2013-07-18 Glenn Greenwald interview at Harper's

Harper's published an insightful interview with Glenn Greenwald yesterday on the evolving PRISM story. It's very much worth a read.


Greenwald began his career in journalism in 2005 with Unclaimed Territory while still working as a lawyer in New York. Salon picked up the blog in 2007. Since then Greenwald's gone over to the Guardian, and in December last year was contacted by Edward Snowden. Alex Mierjeski spoke to him on the phone for Harper's.

Not for profit

Greenwald points out at the end of the interview that Snowden had every chance to profit by his leaks but chose not to do so.

If you talk to Snowden, what he'll say is, "Look, I'm not trying to destroy the surveillance state." If he were, he could've done so many things: he could have sold the documents for millions of dollars to China or Iran; he could have passed them on covertly; he could have dumped them all on the Internet. What he's trying to do is enable a democratic debate.

Snowden sent Greenwald an anonymous message back in December 2012.

I and a few other people have some things that you’d be interested in. The problem is we can only communicate with you by encrypted email, so do you have PGP encryption?

Greenwald never got PGP installed, so Snowden, after posting a "how-to" for PGP at YouTube and still not getting Greenwald to install PGP, turned to Laura Poitras.

I'm going to give this stuff to you and then get Glenn involved.

Snowden was most interested not in the response of the Obama administration which was considered a given, but in the public's response. So they discussed together how they would get the public's attention to engage a real debate.

What the Obama Administration was going to do was pretty predictable. We knew they were going to accuse him of being a traitor, to depict him as fleeing to China, as having endangered the people to terrorists. They do the same thing in every single case.

Greenwald expounds a bit on the nature of power and the allergy of those in power to transparency. "People in power don’t want to be checked", Greenwald says.

It's just a natural instinct for people in power to want to hide what they do, because secrecy is the lynchpin for abuse of power, and transparency is the antidote to it.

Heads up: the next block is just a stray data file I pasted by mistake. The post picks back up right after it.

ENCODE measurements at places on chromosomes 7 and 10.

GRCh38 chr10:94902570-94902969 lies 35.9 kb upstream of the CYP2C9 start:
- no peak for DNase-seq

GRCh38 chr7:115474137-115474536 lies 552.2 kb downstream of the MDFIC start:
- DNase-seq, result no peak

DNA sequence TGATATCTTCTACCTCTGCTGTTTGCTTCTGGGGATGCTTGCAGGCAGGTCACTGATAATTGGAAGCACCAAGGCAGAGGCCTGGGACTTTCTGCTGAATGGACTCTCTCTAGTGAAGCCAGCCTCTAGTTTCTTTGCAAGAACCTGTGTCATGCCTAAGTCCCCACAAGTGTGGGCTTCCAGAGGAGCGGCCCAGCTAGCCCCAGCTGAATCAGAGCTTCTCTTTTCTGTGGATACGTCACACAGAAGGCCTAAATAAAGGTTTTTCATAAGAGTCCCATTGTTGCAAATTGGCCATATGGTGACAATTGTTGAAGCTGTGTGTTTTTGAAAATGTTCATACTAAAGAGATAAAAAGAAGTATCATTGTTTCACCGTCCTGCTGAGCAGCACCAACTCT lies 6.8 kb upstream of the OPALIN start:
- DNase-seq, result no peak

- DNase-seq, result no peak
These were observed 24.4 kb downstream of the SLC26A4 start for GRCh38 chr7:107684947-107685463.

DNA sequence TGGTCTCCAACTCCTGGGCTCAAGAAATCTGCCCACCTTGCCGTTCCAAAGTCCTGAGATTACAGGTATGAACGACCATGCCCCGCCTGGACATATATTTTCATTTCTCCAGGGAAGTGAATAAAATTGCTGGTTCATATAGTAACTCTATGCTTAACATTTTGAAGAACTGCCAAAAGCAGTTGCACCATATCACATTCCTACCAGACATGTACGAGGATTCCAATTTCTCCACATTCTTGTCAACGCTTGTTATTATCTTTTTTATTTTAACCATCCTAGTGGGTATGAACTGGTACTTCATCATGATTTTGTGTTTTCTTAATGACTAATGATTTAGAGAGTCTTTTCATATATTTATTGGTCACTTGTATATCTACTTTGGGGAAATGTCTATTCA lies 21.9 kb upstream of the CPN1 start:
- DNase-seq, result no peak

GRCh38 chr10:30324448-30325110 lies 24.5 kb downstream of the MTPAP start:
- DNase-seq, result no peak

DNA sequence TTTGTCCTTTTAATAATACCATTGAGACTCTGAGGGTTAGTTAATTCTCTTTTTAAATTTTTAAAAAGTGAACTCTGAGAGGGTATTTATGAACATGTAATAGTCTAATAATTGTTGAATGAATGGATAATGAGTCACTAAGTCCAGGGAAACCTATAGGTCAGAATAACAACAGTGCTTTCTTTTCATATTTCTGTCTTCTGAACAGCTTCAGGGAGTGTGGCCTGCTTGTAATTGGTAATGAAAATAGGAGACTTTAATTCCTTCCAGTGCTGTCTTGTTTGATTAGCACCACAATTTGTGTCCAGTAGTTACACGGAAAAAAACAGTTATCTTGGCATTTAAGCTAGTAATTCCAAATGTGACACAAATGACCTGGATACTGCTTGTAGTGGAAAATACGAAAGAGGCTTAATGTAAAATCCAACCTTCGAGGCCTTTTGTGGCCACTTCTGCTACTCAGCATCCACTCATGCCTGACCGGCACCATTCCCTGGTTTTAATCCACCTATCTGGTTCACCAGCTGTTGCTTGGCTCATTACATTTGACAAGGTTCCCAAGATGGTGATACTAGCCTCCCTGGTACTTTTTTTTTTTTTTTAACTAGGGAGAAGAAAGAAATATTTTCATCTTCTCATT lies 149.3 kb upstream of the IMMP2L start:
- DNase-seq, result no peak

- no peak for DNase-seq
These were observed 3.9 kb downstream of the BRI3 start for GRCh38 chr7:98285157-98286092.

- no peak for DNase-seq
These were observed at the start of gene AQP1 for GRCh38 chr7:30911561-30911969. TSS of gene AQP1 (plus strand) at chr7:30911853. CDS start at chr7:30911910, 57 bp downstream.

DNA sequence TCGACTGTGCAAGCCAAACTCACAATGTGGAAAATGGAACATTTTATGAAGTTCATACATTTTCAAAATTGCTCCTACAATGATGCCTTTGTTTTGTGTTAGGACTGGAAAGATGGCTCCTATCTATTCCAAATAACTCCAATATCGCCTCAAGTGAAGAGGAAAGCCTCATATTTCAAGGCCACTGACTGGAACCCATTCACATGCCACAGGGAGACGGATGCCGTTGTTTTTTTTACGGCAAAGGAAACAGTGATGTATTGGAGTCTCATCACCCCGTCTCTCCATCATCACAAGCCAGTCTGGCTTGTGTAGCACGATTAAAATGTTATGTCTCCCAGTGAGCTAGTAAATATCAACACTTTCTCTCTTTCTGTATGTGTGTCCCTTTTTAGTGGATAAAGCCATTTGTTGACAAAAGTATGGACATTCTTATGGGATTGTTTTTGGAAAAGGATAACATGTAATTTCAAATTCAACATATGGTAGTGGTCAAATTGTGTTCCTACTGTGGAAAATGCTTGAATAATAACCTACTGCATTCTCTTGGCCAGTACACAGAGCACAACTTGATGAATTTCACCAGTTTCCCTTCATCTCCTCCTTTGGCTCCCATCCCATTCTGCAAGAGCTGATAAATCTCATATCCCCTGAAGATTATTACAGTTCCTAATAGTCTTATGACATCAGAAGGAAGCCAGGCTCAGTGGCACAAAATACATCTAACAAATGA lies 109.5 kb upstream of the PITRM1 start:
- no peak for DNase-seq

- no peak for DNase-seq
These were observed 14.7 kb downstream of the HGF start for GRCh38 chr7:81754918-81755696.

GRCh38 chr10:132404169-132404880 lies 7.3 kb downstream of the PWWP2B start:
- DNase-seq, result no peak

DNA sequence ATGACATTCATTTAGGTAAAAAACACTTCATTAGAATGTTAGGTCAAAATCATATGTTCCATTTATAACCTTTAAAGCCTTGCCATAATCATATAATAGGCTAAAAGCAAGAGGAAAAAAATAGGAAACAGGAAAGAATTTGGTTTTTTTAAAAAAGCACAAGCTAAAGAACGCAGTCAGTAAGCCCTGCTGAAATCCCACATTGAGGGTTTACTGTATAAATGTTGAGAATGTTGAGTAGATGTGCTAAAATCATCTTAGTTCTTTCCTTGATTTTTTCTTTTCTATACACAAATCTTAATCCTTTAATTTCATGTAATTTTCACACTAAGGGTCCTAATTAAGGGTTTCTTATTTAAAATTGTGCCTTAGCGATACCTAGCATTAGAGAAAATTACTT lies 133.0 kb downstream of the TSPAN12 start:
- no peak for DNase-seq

"They want you to be scared"

Greenwald understood that giving Snowden the support he needed would take a lot of courage.

I definitely knew it was going to take a lot of resolve, right? Because the government relies on this climate of fear. They want you to be scared. But this is what I've been working for ever since I started writing about politics and doing journalism. So I was pretty resolved that I wasn't going to let fear impede what I did. I had to commit to doing it in a really aggressive and adversarial way.

But the thing that really focused me was seeing how courageous Snowden was. I mean, here's this twenty-nine-year-old kid who has made a conscious choice to subject himself to a substantial risk of being in prison for the rest of his life, and yet he never evinced even a molecule of remorse or regret or fear. He was completely convinced and tranquil about the rightness of his choice. That kind of courage is contagious.

The worst is yet to come

Greenwald still hasn't gone through all the materials from Snowden.

I still haven't gone through all of it, but even though I had been writing for the past four years about how the NSA was building this completely unaccountable and sprawling surveillance system, seeing the truth of it - the hardcore reality of it in their documents - was kind of shocking, I have to say. And I really believe that the most significant revelations are yet to come... The stuff that has shocked me the most is the stuff we haven't even written about.

Not the same as wiretapping

Greenwald points out that the PRISM scandal is global, unlike the wiretapping scandals of the Bush years.

What makes this different is the scale, combined with the complete secrecy. So if you're all of a sudden learning that the government is collecting everyone's phone records - local, national, and international - and having all these murky agreements with the world's main mechanisms of communication - Facebook and Google and Skype - you get the feeling that you don't have any kind of democratic accountability. Everything they're doing of great significance has been completely hidden from you.

This really erodes trust in political institutions. It makes people question the true nature of the society in which they're living and the kind of government that they have.

There's a big difference between tethering phone records and tapping into the Internet, because telephones are almost an obsolete technology at this point. Tapping phones seems familiar to people, whereas the Internet, from the start, promised that you could be anonymous. This is where people explore their internal lives and push the boundaries of what's acceptable. The things they do that they like to hide, they tend to do on the Internet.

Read the complete interview at Harper's.

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